The late eighteenth-and early nineteenth-century picturesque is the focus of this

chapter. Its central figure is John Soane, notably his house, office and museum at

12-14 Lincoln’s Inn Fields, London, which he transformed between 1792 and

1837. Drawing parallels between Jean-Jacques Rousseau’s Confessions, William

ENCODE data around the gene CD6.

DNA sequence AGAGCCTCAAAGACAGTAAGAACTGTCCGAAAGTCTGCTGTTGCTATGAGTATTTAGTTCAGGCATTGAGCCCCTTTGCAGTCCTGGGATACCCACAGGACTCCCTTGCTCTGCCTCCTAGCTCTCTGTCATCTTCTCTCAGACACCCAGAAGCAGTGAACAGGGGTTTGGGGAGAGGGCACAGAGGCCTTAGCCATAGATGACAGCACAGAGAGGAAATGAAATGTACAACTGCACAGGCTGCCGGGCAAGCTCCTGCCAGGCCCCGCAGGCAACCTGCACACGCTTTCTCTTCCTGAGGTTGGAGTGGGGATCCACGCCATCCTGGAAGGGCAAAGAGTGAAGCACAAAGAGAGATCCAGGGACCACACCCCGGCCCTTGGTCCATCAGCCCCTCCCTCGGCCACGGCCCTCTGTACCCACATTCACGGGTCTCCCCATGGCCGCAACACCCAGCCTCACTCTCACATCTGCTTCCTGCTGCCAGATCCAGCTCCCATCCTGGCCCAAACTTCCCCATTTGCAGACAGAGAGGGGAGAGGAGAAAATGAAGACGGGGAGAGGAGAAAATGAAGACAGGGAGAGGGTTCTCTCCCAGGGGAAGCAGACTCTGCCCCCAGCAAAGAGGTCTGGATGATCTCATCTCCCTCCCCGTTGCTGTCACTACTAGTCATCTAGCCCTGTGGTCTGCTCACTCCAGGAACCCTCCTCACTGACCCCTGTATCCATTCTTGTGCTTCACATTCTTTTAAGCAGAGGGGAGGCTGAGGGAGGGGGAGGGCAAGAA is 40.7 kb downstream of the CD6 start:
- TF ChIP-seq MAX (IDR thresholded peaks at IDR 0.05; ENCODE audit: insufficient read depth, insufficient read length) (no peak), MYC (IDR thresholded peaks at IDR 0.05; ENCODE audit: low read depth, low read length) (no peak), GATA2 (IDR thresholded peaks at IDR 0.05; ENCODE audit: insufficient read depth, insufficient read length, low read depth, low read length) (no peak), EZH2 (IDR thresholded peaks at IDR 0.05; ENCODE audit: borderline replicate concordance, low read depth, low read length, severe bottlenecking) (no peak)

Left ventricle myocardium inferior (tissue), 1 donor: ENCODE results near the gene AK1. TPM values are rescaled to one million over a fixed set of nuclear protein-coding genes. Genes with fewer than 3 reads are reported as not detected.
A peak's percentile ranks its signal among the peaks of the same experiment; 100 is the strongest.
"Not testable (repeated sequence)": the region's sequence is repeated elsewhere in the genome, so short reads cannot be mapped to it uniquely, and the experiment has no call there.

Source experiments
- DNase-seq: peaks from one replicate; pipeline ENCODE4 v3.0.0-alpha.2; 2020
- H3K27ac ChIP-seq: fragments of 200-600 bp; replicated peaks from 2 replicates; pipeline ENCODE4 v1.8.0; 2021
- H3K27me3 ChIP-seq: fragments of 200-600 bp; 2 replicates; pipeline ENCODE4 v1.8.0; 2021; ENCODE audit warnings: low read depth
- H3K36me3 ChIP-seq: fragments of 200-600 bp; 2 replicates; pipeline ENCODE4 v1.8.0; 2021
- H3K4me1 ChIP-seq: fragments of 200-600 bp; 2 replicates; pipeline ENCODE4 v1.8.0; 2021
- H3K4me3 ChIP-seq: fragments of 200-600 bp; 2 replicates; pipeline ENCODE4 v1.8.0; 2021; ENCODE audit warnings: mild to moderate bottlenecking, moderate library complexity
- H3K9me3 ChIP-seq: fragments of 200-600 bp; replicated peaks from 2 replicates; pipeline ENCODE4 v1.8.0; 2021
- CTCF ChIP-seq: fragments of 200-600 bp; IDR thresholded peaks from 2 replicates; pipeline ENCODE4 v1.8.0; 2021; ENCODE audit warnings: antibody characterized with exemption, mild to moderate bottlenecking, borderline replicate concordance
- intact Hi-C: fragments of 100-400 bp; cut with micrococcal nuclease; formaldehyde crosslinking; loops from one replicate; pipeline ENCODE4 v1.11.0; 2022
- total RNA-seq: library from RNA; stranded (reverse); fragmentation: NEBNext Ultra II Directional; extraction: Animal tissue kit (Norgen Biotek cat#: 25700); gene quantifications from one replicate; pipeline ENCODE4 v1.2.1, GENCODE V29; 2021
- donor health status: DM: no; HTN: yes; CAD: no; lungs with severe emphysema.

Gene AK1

Beckford’s Fonthill Abbey and Laurence Sterne’s Tristram Shandy, ‘A Life in Ruins’

discusses Soane’s architectural autobiography and the themes of dynasty and decay

that fuelled it. Concluding my investigation of Soane, Chapter 4 analyses his

fascination for the architectural potential of gardens, climate and weather.